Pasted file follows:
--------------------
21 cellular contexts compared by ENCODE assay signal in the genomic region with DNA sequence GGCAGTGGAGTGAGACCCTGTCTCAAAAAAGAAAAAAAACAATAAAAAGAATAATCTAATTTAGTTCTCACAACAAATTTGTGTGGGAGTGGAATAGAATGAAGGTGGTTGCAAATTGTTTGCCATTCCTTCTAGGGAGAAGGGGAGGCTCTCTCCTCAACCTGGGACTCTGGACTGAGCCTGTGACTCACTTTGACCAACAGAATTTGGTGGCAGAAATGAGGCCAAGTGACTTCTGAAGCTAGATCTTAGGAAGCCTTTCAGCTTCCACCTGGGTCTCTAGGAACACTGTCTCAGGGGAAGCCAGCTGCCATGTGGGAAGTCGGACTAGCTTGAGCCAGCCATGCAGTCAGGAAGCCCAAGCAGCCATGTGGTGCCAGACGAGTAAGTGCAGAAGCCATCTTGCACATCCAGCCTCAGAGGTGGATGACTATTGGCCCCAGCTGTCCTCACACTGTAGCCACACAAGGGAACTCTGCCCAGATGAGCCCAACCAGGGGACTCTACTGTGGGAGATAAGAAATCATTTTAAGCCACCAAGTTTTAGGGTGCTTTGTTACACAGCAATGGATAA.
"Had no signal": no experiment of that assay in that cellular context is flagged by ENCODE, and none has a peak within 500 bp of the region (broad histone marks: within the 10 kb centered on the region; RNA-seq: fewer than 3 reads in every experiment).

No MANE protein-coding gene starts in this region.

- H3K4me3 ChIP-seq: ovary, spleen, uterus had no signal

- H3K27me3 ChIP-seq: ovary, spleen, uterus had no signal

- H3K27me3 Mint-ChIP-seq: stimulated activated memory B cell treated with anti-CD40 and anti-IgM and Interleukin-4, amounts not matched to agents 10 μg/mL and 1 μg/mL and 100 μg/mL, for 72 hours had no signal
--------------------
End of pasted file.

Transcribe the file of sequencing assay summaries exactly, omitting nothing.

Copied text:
21 cellular contexts compared by ENCODE assay signal in the genomic region with DNA sequence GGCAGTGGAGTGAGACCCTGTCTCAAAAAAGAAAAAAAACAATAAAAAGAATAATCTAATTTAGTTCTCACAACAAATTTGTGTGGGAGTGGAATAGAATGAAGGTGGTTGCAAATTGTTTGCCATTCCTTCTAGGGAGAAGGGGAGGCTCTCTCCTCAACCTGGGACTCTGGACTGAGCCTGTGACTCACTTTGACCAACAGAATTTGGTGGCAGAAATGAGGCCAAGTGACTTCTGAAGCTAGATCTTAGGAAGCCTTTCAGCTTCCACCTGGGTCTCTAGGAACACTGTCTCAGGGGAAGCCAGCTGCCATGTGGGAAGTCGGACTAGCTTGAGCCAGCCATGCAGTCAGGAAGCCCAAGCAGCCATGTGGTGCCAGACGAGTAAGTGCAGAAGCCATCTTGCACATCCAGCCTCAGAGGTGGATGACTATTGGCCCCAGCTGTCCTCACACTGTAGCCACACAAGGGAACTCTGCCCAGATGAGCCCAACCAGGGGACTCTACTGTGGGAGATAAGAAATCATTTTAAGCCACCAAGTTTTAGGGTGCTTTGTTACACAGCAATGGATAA.
"Had no signal": no experiment of that assay in that cellular context is flagged by ENCODE, and none has a peak within 500 bp of the region (broad histone marks: within the 10 kb centered on the region; RNA-seq: fewer than 3 reads in every experiment).

No MANE protein-coding gene starts in this region.

- H3K4me3 ChIP-seq: ovary, spleen, uterus had no signal

- H3K27me3 ChIP-seq: ovary, spleen, uterus had no signal

- H3K27me3 Mint-ChIP-seq: stimulated activated memory B cell treated with anti-CD40 and anti-IgM and Interleukin-4, amounts not matched to agents 10 μg/mL and 1 μg/mL and 100 μg/mL, for 72 hours had no signal